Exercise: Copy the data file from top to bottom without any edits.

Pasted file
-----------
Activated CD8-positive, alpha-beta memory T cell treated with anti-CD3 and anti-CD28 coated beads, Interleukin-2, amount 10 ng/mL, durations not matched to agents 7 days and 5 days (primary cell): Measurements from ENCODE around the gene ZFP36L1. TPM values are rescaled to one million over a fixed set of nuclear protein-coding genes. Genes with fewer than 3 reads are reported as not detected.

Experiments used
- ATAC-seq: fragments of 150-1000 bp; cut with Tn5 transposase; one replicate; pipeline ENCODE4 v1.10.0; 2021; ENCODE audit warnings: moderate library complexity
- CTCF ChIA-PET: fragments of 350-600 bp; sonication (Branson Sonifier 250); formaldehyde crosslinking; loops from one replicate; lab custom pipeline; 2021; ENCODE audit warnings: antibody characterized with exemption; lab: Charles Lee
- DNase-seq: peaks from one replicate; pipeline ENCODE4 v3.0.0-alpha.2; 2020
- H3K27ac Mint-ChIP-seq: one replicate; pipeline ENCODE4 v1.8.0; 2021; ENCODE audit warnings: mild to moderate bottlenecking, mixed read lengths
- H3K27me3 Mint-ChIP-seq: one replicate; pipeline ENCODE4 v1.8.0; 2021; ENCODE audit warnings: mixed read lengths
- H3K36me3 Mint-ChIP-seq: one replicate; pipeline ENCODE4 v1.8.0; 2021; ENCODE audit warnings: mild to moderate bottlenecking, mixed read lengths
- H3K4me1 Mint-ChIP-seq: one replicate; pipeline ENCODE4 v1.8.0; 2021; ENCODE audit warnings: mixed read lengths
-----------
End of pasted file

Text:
Activated CD8-positive, alpha-beta memory T cell treated with anti-CD3 and anti-CD28 coated beads, Interleukin-2, amount 10 ng/mL, durations not matched to agents 7 days and 5 days (primary cell): Measurements from ENCODE around the gene ZFP36L1. TPM values are rescaled to one million over a fixed set of nuclear protein-coding genes. Genes with fewer than 3 reads are reported as not detected.

Experiments used
- ATAC-seq: fragments of 150-1000 bp; cut with Tn5 transposase; one replicate; pipeline ENCODE4 v1.10.0; 2021; ENCODE audit warnings: moderate library complexity
- CTCF ChIA-PET: fragments of 350-600 bp; sonication (Branson Sonifier 250); formaldehyde crosslinking; loops from one replicate; lab custom pipeline; 2021; ENCODE audit warnings: antibody characterized with exemption; lab: Charles Lee
- DNase-seq: peaks from one replicate; pipeline ENCODE4 v3.0.0-alpha.2; 2020
- H3K27ac Mint-ChIP-seq: one replicate; pipeline ENCODE4 v1.8.0; 2021; ENCODE audit warnings: mild to moderate bottlenecking, mixed read lengths
- H3K27me3 Mint-ChIP-seq: one replicate; pipeline ENCODE4 v1.8.0; 2021; ENCODE audit warnings: mixed read lengths
- H3K36me3 Mint-ChIP-seq: one replicate; pipeline ENCODE4 v1.8.0; 2021; ENCODE audit warnings: mild to moderate bottlenecking, mixed read lengths
- H3K4me1 Mint-ChIP-seq: one replicate; pipeline ENCODE4 v1.8.0; 2021; ENCODE audit warnings: mixed read lengths